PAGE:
In determining the intentions of the framers itation as to payment, we do not think the Constitution as it stood at the time the amendamendment requires counties having no ment was made, the evil to be remedied by the courthouses or jails to attempt to function amendment, and the amendment proposed, by without them, and the counties may, there which the evil is to be remedied. No interfore, contract for their construction, provided pretation should be allowed which would conno obligation is incurred to pay a sum of flict with any other provision of the Constitumoney exceeding-in addition to other ex- tion, or which is not absolutely necessary in penditures—the total revenues of the year on the contrary, such construction should be

order to give effect to the proposed amendment. in which a, particular payment is to be made. given as will, if possible, leave all the other

It follows, from what we have said, that provisions in the Constitution unimpaired and the decree in the Lonoke county case will be in full force." affirmed, and the one in the Nevada county case will be reversed.

The above was quoted and approved in Ferrell v. Keel, 105 Ark. 380, 151 S. W. 269.

In the application of these established rules HART, J. It has been aptly said that of construction it will be remembered that state Constitutions are framed for the very article 13 of our Constitution is devoted to purpose of adaptation to the progress of the counties, county seats, and county lines. times, and to be a general, not special, rule Counties are civil divisions of the state for of action and restraint.

political and judicial purposes and are its While it is true that in interpreting a auxiliaries and instrumentalities in the adConstitution it is to be read as it is written, ministration of its government. Cole v. still the Constitution and the amendments White County, 32 Ark. 45, and cases cited. thereto must be so interpreted as to give ef- Throughout the Constitution, counties are fect to every part thereof, and leave each recognized in various ways as civil divisions part some office to perform. It is a primary of the state for political and judicial purrule of construction that the Constitution poses. Counties are made the units of gov. must be considered as a whole, and, to get ernment for legislative, administrative, and at the meaning of any part of it, we must judicial purposes. read it in the light of other provisions re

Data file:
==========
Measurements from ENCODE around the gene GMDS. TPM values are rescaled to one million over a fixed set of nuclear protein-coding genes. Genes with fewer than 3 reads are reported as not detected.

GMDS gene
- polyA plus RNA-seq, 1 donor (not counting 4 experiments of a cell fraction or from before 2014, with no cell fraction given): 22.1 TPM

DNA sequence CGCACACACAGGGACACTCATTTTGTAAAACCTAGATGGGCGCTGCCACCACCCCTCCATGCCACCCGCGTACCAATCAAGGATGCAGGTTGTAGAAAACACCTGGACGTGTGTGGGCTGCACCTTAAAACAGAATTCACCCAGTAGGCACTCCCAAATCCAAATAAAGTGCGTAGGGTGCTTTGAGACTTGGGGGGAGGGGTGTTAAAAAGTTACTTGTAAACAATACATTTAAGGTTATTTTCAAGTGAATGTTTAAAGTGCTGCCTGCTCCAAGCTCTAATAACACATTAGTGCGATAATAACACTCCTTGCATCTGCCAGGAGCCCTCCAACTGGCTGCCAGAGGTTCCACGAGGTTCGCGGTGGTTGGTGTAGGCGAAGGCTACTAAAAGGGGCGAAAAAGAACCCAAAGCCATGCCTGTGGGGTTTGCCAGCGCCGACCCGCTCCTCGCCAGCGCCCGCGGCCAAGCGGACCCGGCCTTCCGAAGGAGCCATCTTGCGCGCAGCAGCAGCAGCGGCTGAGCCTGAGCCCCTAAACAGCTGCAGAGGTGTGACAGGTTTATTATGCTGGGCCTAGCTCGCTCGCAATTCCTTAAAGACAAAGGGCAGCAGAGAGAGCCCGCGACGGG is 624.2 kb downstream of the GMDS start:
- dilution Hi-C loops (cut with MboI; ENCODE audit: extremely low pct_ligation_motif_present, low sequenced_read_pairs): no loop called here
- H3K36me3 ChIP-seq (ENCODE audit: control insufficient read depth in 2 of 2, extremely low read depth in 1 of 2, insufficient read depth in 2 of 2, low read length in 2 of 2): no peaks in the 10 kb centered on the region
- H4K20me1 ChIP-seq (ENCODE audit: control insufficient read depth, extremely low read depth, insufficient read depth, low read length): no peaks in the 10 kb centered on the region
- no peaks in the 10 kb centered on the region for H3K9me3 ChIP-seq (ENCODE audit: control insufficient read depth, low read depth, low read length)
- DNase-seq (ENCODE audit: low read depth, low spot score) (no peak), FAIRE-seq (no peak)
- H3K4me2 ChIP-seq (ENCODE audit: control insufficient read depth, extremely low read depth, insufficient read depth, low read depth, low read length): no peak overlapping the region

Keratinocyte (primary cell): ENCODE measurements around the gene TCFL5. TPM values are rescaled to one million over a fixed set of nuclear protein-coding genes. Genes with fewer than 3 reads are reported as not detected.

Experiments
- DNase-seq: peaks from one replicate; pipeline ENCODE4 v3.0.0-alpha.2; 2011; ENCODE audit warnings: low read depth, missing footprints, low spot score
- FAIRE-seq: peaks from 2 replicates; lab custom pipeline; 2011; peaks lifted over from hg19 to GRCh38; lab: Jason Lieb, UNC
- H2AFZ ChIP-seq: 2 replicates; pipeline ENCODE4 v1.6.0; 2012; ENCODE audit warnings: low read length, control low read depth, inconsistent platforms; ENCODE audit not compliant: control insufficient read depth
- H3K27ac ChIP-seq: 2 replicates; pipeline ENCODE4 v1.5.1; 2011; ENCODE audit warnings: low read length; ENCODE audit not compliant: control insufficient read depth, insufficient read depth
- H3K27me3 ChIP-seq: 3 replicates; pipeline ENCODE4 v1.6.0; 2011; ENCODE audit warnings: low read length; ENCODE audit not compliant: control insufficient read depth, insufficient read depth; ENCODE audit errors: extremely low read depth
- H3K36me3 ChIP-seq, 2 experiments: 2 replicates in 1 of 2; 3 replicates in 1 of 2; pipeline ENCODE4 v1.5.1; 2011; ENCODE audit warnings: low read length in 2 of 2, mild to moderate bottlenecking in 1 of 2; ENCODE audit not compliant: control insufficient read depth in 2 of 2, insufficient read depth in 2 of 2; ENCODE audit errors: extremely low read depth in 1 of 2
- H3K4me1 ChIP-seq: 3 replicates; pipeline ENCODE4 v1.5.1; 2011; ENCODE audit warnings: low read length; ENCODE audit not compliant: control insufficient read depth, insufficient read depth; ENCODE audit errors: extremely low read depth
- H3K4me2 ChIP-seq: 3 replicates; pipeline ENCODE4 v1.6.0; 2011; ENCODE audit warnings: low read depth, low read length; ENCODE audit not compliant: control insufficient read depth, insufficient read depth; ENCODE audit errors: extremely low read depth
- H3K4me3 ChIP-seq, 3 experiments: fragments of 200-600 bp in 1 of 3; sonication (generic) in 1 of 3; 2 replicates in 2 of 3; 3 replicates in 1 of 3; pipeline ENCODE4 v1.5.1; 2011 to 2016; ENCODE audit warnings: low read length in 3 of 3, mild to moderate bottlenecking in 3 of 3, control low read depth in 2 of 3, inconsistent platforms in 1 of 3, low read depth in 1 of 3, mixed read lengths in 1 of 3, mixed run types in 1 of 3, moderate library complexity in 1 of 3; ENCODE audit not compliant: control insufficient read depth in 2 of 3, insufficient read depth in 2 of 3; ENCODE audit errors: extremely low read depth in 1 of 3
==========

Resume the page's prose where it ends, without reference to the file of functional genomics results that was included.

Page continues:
Courthouses and jails are absolutely neclating to the same subject. Little Rock v. essary in the administration of the state govNorth Little Rock, 72 Ark. 195, 72 S. W. 785, ernment, and I do not think that the amendand State v. Clay County, 93 Ark. 228, 124 ment under consideration was designed to S. W. 757.

take away the powers, in the respect to re. No interpretation of the amendment un- pairing and erecting courthouses and jails, der consideration in this case should be al- which were possessed before its adoption.

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(273 S.W.) I think such an interpretation of the amend-, termine whether a general statute repealed ment would be too narrow and literal, and a prior special one, and the decision has no would tend to defeat the very purposes which bearing, I think, on the interpretation of it was designed to effectuate. Therefore, I Amendment No. 11. think that the power to construct courthouses The Constitution of 1874 restricted tasaand jails is unchanged by the amendment. tion in counties to one-half of 1 per cent.